Friday, July 23, 2010
I last reported on our project to digitize the Robert E. Brooker Collection of Early American and Land Use Documents in May. We have just reached a new milestone: over 1,000 documents (1,122 as of this writing) are now available in Boston College's Digital Collections repository. We are over one-third of the way done! Thanks to colleagues in the O'Neill and Law Libraries for bringing this important project to fruition.
Here is one of my favorite little items from the Brooker Collection. It is a calling card which reads: "I am C.R. Powers. Who the [devil] are you?" Enjoy!
Posted by Karen Beck at 9:51 AM
Wednesday, July 14, 2010
While reviewing metadata for our ongoing project to digitize the law library's Brooker Collection of early American documents, my colleague Dorothea Rees came across an interesting find. Wrapped around a well-used 1834 Farmer's Almanack was a plain paper wrapper on which the Almanack's (anonymous) owner had listed the usual notes about births, deaths, crops, livestock and the weather. But on May 18, 1834, he made the following entry:
"May 18, 1834, a Sunday morning just as Day broke I see a great light as the brightness of the Sun."
One wonders if he had seen a comet or meteor.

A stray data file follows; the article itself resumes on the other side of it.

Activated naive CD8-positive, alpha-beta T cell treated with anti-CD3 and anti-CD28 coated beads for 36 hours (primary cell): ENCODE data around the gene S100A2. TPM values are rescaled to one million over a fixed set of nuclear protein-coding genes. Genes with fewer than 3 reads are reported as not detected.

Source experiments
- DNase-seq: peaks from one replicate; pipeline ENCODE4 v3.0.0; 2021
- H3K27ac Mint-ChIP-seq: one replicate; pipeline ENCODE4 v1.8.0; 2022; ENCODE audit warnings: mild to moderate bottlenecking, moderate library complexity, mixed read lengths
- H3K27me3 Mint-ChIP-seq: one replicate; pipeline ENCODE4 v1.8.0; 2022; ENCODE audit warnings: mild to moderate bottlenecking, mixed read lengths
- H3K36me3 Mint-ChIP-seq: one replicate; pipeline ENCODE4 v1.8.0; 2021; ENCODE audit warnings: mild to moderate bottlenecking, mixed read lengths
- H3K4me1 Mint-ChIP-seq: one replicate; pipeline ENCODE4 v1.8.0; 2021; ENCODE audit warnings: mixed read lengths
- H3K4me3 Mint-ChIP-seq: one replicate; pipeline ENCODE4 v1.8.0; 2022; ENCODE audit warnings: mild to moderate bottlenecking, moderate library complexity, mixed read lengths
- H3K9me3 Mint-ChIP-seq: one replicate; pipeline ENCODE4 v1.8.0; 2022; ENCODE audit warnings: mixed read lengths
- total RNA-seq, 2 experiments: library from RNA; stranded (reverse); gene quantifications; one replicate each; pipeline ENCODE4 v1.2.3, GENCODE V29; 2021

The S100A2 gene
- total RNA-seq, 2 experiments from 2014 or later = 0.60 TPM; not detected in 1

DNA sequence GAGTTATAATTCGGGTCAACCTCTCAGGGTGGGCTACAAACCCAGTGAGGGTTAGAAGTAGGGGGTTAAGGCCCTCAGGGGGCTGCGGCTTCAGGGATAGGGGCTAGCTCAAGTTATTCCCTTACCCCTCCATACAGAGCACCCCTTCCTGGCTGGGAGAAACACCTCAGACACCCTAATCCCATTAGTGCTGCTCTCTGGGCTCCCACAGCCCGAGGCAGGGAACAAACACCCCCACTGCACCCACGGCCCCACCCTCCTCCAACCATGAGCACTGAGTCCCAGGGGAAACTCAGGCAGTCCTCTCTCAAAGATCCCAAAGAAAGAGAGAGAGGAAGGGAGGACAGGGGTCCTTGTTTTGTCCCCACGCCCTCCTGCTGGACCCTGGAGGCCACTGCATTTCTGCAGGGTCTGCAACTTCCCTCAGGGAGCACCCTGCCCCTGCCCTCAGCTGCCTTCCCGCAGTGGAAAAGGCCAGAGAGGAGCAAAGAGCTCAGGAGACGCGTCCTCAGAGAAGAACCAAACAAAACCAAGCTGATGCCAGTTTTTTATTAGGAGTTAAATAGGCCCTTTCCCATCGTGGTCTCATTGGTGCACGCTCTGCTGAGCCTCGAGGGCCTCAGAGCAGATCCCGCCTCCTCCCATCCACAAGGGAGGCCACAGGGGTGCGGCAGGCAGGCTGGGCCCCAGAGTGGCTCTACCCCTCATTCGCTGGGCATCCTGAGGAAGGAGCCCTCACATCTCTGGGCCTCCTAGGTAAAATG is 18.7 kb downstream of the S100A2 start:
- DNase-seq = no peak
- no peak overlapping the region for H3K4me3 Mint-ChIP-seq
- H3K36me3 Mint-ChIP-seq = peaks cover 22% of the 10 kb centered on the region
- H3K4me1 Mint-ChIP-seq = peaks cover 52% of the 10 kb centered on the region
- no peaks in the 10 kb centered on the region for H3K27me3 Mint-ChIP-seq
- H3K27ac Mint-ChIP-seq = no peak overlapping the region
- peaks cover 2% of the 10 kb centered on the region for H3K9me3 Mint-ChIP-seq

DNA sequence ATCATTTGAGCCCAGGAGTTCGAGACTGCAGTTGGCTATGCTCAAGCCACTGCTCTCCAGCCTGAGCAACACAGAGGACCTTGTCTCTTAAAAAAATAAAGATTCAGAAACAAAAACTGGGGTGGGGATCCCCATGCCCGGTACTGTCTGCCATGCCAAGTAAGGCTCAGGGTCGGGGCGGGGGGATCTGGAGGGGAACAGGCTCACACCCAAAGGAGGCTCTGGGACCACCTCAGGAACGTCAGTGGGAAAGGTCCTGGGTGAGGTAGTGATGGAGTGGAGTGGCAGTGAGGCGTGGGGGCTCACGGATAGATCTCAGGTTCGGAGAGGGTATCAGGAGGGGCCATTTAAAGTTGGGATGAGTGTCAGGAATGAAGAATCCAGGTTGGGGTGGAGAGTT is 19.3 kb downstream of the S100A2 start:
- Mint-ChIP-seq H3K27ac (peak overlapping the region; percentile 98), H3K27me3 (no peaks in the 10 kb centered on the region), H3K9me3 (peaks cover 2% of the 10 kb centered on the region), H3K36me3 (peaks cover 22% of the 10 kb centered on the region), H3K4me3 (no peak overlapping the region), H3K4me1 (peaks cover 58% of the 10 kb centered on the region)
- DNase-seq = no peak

These Almanacks are treasure troves of information. In this copy alone one can find the stagecoach schedule from Boston, poems and wise quips, and a long screed about the evils of intemperance. And the owner's marginalia gives us much information about the daily life of a hardworking farmer in New England - comet sightings and all.
Posted by Karen Beck at 9:22 AM
Friday, July 2, 2010
Recently, I viewed a facsimile copy of the Saint John's Bible, a magnificent illuminated manuscript Bible being produced under the auspices of St. John's University. Completely handwritten and hand-illuminated, the volume I saw was breathtaking. It combined ancient techniques, materials, and artistry with modern scripts, illustrations, and themes. How inspiring to see such a project coming to fruition in the digital age!
Posted by Karen Beck at 9:18 AM